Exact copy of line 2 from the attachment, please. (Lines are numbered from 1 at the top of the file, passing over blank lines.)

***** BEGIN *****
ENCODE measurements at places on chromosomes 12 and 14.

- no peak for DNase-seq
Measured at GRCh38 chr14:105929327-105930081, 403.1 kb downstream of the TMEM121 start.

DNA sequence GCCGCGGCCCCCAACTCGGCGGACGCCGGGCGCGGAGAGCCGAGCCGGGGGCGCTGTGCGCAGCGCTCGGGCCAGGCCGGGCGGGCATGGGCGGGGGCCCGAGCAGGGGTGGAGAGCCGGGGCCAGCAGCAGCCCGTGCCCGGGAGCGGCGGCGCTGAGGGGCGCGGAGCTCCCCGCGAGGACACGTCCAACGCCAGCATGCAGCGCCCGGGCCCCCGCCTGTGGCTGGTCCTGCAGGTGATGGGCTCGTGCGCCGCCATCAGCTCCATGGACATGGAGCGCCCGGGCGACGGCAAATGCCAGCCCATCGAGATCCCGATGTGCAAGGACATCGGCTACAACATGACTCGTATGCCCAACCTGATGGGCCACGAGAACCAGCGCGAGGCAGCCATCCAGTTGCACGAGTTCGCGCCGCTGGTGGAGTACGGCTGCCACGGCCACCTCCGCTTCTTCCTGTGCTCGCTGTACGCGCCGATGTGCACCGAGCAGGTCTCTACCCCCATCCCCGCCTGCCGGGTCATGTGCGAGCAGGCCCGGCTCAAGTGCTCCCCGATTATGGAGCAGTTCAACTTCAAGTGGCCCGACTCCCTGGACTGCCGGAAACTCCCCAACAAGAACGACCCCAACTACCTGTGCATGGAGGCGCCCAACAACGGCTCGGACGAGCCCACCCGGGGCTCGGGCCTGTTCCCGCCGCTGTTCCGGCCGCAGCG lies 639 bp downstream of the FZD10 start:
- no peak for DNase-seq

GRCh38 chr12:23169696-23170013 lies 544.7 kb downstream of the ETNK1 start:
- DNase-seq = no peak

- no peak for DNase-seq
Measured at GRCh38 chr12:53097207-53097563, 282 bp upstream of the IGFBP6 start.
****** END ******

- no peak for DNase-seq